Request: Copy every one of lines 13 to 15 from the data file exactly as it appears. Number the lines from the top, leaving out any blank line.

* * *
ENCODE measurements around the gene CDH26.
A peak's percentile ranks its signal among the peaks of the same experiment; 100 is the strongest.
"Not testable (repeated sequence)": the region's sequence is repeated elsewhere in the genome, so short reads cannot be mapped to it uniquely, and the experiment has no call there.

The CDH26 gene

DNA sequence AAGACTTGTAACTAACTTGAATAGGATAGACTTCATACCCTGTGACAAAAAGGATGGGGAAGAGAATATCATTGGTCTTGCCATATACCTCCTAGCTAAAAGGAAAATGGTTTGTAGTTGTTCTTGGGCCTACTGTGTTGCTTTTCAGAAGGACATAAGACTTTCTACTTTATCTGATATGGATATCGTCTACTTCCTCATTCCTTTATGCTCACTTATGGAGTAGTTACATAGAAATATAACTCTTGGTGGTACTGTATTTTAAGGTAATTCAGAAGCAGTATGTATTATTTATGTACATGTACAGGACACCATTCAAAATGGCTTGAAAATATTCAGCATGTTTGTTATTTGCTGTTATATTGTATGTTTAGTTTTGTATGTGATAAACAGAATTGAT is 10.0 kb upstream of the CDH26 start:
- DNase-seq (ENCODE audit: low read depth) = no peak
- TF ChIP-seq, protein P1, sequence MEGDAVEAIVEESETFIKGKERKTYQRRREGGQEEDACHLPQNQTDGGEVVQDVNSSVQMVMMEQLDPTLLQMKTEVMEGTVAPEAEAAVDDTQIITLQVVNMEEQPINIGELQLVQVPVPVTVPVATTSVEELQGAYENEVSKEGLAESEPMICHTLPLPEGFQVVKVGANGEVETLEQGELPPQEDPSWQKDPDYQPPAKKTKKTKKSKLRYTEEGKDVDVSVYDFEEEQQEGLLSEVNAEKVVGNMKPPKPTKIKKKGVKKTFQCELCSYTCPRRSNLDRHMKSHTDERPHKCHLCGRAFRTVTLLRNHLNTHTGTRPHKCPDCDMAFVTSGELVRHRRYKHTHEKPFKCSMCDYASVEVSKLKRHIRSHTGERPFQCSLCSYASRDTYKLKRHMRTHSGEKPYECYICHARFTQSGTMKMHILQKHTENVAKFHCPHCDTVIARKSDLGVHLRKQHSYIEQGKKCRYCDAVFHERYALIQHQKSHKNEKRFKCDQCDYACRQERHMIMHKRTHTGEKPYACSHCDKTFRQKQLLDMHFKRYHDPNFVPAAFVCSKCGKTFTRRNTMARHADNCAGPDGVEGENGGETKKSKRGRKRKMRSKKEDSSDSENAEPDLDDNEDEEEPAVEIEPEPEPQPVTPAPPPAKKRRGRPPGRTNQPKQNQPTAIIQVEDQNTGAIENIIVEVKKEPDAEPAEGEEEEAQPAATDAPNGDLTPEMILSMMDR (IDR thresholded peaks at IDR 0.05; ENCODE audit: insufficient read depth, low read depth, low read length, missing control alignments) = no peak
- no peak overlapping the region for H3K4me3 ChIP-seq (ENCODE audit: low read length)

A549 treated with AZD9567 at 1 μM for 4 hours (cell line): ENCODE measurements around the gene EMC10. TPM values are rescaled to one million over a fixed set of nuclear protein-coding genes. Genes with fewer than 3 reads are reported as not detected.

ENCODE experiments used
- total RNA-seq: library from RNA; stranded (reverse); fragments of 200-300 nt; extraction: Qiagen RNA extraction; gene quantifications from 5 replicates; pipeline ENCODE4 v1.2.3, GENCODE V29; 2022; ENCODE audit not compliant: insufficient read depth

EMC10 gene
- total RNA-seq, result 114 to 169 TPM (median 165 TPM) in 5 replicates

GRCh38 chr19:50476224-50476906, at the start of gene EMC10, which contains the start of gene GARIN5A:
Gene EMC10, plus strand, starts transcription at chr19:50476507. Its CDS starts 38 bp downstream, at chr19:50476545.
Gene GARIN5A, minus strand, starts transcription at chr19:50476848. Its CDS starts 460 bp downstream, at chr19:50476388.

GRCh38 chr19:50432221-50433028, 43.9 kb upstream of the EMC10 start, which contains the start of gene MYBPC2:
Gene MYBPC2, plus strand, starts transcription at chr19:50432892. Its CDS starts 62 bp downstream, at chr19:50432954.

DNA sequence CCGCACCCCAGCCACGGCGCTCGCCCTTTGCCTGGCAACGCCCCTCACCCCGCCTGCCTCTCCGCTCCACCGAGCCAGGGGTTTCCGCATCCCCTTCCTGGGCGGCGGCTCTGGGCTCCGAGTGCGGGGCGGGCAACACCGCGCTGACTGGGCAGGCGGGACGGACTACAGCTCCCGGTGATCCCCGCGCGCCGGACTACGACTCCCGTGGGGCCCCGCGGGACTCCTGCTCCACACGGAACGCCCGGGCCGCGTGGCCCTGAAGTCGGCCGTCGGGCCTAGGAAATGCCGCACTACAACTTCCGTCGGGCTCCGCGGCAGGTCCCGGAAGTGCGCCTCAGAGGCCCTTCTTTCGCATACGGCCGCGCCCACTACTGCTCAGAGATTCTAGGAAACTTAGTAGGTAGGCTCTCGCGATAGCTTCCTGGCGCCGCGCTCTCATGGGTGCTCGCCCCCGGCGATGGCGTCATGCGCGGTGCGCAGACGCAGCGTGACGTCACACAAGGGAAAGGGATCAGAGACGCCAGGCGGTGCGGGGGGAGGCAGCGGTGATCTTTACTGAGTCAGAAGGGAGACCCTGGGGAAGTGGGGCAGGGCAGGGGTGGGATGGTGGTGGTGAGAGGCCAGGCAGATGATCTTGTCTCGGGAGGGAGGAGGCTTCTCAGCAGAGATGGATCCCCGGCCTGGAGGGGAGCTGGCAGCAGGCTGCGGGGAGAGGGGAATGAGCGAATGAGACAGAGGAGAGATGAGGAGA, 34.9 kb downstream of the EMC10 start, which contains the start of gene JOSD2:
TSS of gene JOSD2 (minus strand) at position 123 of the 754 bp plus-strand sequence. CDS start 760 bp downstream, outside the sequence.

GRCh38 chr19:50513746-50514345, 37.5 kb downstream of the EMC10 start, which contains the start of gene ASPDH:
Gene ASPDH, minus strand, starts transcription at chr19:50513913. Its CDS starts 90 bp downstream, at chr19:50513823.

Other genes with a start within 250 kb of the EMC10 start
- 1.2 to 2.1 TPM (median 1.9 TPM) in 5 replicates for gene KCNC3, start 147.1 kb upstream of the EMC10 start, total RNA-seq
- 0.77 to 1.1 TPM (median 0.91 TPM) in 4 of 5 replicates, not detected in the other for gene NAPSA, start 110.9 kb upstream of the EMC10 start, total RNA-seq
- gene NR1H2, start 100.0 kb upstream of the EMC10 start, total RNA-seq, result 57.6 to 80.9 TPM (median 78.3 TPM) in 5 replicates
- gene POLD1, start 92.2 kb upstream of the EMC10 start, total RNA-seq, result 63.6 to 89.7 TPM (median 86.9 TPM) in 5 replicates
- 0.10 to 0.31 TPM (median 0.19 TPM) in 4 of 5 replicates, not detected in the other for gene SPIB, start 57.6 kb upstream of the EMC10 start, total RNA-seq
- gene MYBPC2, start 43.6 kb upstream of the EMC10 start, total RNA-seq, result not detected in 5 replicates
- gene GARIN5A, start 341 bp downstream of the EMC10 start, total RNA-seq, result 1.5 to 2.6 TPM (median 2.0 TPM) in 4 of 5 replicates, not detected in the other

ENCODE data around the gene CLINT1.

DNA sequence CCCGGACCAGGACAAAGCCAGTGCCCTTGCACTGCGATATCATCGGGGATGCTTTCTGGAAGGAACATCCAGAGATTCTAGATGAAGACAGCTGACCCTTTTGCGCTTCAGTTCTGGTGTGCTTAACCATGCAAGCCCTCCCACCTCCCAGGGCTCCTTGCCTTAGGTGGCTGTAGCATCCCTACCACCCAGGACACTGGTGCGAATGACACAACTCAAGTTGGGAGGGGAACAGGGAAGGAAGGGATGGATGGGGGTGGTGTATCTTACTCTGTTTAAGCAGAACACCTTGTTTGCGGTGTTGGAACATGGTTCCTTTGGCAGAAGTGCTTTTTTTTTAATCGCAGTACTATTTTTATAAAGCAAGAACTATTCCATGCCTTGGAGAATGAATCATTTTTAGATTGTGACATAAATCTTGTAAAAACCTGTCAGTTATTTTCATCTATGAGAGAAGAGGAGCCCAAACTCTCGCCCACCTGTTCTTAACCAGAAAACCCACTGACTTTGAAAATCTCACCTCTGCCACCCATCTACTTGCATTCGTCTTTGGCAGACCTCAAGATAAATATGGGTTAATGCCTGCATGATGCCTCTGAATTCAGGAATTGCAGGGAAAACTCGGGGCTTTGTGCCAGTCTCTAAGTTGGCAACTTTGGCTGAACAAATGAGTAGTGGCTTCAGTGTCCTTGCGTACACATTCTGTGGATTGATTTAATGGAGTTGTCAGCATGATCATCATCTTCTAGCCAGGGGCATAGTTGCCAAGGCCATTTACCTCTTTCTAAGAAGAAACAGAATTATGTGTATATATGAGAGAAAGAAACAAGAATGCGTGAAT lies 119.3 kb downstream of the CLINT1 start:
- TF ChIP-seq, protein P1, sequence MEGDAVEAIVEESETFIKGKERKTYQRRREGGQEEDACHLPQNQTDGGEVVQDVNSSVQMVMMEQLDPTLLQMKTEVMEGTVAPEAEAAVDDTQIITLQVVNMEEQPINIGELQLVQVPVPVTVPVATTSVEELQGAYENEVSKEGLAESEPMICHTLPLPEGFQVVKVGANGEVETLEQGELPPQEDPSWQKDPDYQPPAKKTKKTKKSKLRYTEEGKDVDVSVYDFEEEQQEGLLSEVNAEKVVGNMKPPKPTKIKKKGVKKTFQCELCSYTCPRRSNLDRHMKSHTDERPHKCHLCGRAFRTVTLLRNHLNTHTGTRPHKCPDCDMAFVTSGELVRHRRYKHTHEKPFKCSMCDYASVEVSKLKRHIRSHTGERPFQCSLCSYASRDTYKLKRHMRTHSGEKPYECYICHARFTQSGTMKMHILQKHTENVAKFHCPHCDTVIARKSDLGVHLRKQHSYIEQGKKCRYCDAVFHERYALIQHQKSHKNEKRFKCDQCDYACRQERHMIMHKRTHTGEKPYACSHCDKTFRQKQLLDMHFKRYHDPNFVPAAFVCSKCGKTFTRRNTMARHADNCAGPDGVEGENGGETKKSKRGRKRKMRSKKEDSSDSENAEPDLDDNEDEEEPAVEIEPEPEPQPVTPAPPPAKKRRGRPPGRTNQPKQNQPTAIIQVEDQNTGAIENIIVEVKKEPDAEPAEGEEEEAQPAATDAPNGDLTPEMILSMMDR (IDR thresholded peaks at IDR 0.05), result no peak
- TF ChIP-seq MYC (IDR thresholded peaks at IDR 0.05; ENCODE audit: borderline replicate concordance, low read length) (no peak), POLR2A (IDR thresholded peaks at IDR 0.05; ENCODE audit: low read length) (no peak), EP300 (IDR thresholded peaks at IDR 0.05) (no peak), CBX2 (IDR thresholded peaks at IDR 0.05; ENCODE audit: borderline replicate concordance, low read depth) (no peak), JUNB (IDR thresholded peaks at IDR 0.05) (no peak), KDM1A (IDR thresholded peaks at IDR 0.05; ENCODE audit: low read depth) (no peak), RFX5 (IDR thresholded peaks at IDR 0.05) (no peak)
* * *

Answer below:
- total RNA-seq, result 114 to 169 TPM (median 165 TPM) in 5 replicates

GRCh38 chr19:50476224-50476906, at the start of gene EMC10, which contains the start of gene GARIN5A:
Gene EMC10, plus strand, starts transcription at chr19:50476507. Its CDS starts 38 bp downstream, at chr19:50476545.